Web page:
( F 10 , F 11 , F 12 ) F 13 3.27 ( F ^ 10 , F ^ 11 , F ^ 12 ) F 13 21.36
Average0.20 10.12 18.74
Standard Deviation0 4.68 6.82
Table 2. Training/Testing distance error Average and Standard Deviation using N = 3 inputs. Every Other data sample, i.e., a triplet of INs as input and one output, was used for training.
Table 2. Training/Testing distance error Average and Standard Deviation using N = 3 inputs. Every Other data sample, i.e., a triplet of INs as input and one output, was used for training.
TrainingTesting
ForwardRecursive
DataErrorDataErrorDataError
( F 1 , F 2 , F 3 ) F 4 2.29
( F 2 , F 3 , F 4 ) F 5 4.84 ( F 2 , F 3 , F ^ 4 ) F 5 5.76
( F 3 , F 4 , F 5 ) F 6 4.56
( F 4 , F 5 , F 6 ) F 7 4.67 ( F 4 , F 5 , F ^ 6 ) F 7 6.22
( F 5 , F 6 , F 7 ) F 8 1.77
( F 6 , F 7 , F 8 ) F 9 3.53 ( F 6 , F 7 , F ^ 8 ) F 9 23.36
( F 7 , F 8 , F 9 ) F 10 2.87
( F 8 , F 9 , F 10 ) F 11 5.26 ( F 8 , F 9 , F ^ 10 ) F 11 10.02
( F 9 , F 10 , F 11 ) F 12 2.93
( F 10 , F 11 , F 12 ) F 13 5.30 ( F 10 , F 11 , F ^ 12 ) F 13 3.19
Average2.89 4.72 9.71
Standard Deviation1.05 0.71 8.01
Table 3. Training/Testing distance error Average and Standard Deviation using N = 3 inputs. The training set included approximately the First Third of the total number of data samples.
Table 3. Training/Testing distance error Average and Standard Deviation using N = 3 inputs. The training set included approximately the First Third of the total number of data samples.
TrainingTesting
ForwardRecursive
DataErrorDataErrorDataError
( F 1 , F 2 , F 3 ) F 4 2.69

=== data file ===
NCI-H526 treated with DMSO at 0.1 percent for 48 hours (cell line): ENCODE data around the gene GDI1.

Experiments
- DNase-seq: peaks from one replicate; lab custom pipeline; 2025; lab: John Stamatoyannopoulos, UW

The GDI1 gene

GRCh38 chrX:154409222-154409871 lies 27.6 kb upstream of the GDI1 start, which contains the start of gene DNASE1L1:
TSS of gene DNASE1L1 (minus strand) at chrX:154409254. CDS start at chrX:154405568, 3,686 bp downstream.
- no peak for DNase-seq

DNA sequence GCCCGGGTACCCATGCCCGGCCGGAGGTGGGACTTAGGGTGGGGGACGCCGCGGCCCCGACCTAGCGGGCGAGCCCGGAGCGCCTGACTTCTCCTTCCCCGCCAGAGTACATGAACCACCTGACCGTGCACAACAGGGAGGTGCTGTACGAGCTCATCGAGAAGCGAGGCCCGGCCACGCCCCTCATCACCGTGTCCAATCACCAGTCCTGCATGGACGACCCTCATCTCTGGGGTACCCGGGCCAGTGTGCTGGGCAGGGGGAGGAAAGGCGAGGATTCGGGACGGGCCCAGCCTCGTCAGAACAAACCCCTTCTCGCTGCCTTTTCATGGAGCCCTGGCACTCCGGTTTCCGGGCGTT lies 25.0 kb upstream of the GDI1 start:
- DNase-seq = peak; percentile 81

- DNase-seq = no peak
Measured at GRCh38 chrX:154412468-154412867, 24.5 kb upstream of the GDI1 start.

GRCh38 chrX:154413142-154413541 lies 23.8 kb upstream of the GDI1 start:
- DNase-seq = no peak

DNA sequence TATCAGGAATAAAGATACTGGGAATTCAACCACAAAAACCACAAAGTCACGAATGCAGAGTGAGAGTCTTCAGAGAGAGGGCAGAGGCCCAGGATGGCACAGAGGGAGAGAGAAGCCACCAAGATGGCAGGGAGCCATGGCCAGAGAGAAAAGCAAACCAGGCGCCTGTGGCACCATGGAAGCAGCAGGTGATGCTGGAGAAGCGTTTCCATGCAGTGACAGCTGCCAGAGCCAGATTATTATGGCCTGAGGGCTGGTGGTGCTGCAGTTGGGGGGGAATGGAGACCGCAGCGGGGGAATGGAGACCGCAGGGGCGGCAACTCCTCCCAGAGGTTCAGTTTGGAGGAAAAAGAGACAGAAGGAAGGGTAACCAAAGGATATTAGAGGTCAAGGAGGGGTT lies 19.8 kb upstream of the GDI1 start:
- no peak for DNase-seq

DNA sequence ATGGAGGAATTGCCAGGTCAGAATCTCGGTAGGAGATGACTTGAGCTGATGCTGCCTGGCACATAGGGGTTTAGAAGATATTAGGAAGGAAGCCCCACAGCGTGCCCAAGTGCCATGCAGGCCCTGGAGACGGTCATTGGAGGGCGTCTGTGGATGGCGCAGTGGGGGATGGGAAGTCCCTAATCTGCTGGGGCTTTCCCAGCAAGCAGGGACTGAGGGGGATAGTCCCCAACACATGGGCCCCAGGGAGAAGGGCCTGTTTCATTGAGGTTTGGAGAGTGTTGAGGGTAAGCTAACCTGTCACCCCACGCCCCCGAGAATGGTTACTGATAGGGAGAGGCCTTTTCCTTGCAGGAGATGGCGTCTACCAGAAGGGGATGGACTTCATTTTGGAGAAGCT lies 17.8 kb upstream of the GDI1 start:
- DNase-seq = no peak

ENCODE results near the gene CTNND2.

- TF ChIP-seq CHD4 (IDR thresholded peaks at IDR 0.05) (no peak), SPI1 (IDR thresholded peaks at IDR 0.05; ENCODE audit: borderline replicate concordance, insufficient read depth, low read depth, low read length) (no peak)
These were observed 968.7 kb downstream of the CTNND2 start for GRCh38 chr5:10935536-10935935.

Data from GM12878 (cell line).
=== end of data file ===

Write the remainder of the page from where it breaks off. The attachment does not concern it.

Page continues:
( F 2 , F 3 , F 4 ) F 5 0.77
( F 3 , F 4 , F 5 ) F 6 3.62
( F 4 , F 5 , F 6 ) F 7 1.10
( F 5 , F 6 , F 7 ) F 8 4.23 ( F 5 , F 6 , F ^ 7 ) F 8 8.12
( F 6 , F 7 , F 8 ) F 9 3.97 ( F 6 , F ^ 7 , F ^ 8 ) F 9 14.48
( F 7 , F 8 , F 9 ) F 10 5.74 ( F ^ 7 , F ^ 8 , F ^ 9 ) F 10 20.75
( F 8 , F 9 , F 10 ) F 11 5.73 ( F ^ 8 , F ^ 9 , F ^ 10 ) F 11 24.01
( F 9 , F 10 , F 11 ) F 12 6.37 ( F ^ 9 , F ^ 10 , F ^ 11 ) F 12 22.20
( F 10 , F 11 , F 12 ) F 13 8.67 ( F ^ 10 , F ^ 11 , F ^ 12 ) F 13 22.34
Average2.05 5.78 18.65
Standard Deviation1.34 1.69 6.12
Table 4. Training/Testing distance error Average and Standard Deviation using N = 3 inputs. The training set included approximately the First Half of the total number of data samples.
Table 4. Training/Testing distance error Average and Standard Deviation using N = 3 inputs. The training set included approximately the First Half of the total number of data samples.
TrainingTesting
ForwardRecursive
DataErrorDataErrorDataError
( F 1 , F 2 , F 3 ) F 4 3.15
( F 2 , F 3 , F 4 ) F 5 0.61
( F 3 , F 4 , F 5 ) F 6 4.71
( F 4 , F 5 , F 6 ) F 7 1.20
( F 5 , F 6 , F 7 ) F 8 1.59
( F 6 , F 7 , F 8 ) F 9 6.56 ( F 6 , F 7 , F ^ 8 ) F 9 6.93
( F 7 , F 8 , F 9 ) F 10 7.07 ( F 7 , F ^ 8 , F ^ 9 ) F 10 10.15
( F 8 , F 9 , F 10 ) F 11 6.81 ( F ^ 8 , F ^ 9 , F ^ 10 ) F 11 13.90
( F 9 , F 10 , F 11 ) F 12 8.12 ( F ^ 9 , F ^ 10 , F ^ 11 ) F 12 11.09
( F 10 , F 11 , F 12 ) F 13 3.64 ( F ^ 10 , F ^ 11 , F ^ 12 ) F 13 13.06
Average2.25 6.44 11.03
Standard Deviation1.66 1.67 2.73
Table 5. Training/Testing distance error Average and Standard Deviation (Std) using N ∈ {2,3,4} inputs for four training modes: (1) One sample, (2) Every Other sample, (3) First Third of the samples, and (4) First Half of the samples.